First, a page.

The eve of Super Tuesday was just 12 days ago, a moment when many of us in the progressive left were feeling the possibility of a strong path for Bernie Sanders’ Democratic nomination. Today, leading up to tonight’s debate, many polls show that we are in a weak position to get a plurality of delegates that can lead us to a Sanders victory at the convention.
However, as of the past week, election conversations have given way to a major national dialogue around the coronavirus. America is experiencing a stark encounter with its health care and economic systems — where its shortcomings are brought to the surface and exacerbated by the inadequate response of the government, as well as the massive amount of needs during a pandemic.
Elections aren’t just fought in the voting booth and Bernie Sanders’ campaign is uniquely positioned to rise to this nationally unprecedented crisis and address the coronavirus pandemic in ways that can manifest concretely the vision of his campaign beyond the electoral arena.
Together, we can mobilize a people’s movement that can, during this void of leadership, transform its national campaign infrastructure of volunteers towards the development of mutual aid networks and advocate for concrete policy wins during this emergency.
As community organizers, crises like these have propelled us and others to study what we refer to as “moments of the whirlwind,” or moments where the conditions and events are volatile enough that the rules of engagement change. We’ve witnessed similar moments to these in the past, like in 2006 when the “sleeping giant” woke up and millions of immigrants were in the streets responding to proposed anti-immigrant legislation. We also saw this during the financial crisis of 2008 and during Trump’s Muslim ban when there were hundreds of unprecedented airport mobilizations.
The current conditions might allow us to do considerably more things that we weren’t able to do just 11 days ago, when the results of Super Tuesday were announced.
Repurposing our objectives
As observers, we know that there have been three major objectives that the Sanders campaign has been seeking to achieve. One is to polarize and bolster support for policies that can benefit the widest range of people and centers the issues of marginalized communities in this country. Another is to elect and endorse candidates like Sanders that support progressive issues across various congressional races in the country like Alexandria Ocasio-Cortez, Ilhan Omar, Rashida Tlaib, and more. And last, but not least, to build a political revolution beyond Bernie’s election, that’s about a movement of people who hold a similar vision for this country and can build a mandate for strong progressive policies.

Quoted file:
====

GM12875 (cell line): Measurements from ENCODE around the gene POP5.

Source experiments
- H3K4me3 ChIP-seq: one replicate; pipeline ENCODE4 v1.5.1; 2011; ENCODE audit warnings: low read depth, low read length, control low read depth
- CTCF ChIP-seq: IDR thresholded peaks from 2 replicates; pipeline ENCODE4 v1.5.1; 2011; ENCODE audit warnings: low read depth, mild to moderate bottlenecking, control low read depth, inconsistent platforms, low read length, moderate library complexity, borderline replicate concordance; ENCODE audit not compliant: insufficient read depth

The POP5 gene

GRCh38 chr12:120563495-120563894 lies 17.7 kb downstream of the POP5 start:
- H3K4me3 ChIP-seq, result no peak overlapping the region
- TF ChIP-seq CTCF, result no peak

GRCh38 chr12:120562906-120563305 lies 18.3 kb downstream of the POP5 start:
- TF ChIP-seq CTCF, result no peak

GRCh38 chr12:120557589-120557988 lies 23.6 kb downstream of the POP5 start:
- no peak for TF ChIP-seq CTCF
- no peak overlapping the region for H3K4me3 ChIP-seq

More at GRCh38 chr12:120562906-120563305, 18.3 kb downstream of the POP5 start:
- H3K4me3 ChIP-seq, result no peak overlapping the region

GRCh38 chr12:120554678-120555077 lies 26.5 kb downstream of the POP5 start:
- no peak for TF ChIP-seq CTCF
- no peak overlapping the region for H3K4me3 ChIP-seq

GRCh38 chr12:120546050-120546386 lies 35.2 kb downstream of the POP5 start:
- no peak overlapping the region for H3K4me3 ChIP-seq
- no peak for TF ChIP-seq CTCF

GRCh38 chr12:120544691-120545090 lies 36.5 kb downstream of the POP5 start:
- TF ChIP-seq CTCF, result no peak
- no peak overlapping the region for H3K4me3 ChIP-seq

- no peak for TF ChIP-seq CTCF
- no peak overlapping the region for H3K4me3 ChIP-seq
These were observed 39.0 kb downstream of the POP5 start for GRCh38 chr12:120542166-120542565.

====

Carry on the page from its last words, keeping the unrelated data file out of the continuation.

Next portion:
The difficulty of the moment we’re in is reflected in the fact that these objectives are being tested all at the same time. As we see the diminishing chances of a Sanders election, we begin to see a schism between Democrats largely supporting Bernie Sanders’ agenda while not seeing him as electable as Biden. Meanwhile, due to the coronavirus, the movement is undergoing a tremendous test as people and volunteers who share this progressive vision are unable to go out on the streets to gain more support for Sanders. Even more so, continuing to campaign is contradictory to the reality people are facing.
The volatility and uncertainty that arises from our circumstances obfuscates us from seeing all the possibilities that we actually have to meet our objectives in a variety of ways. It’s important to understand that moments of the whirlwind have the potential to be transformative, where the population is finding themselves at odds with their situation. We need to understand what this moment requires and the new possibilities it opens for all of us. In particular, we see three new possibilities that this crisis presents for the Bernie campaign.
1. Becoming electable in the vacuum of presidentialism
Our collective uncertainty and our government’s inadequate and piecemeal responses have led many to take actions that directly and indirectly harm others. In the past week we’ve seen countless stories of people panic shopping and hoarding supplies leaving many who are unable to easily shop to be greeted with empty shelves; low-income families asking for schools to stay open so that their kids can receive a meal; college students being told to move out of their dorms without having a place to go or stay; workers in hospitality sectors being laid off or told to go home without pay. This does not even reflect the effects of the February public charge rule, which punishes immigrants by making them ineligible for legalization if they seek public services.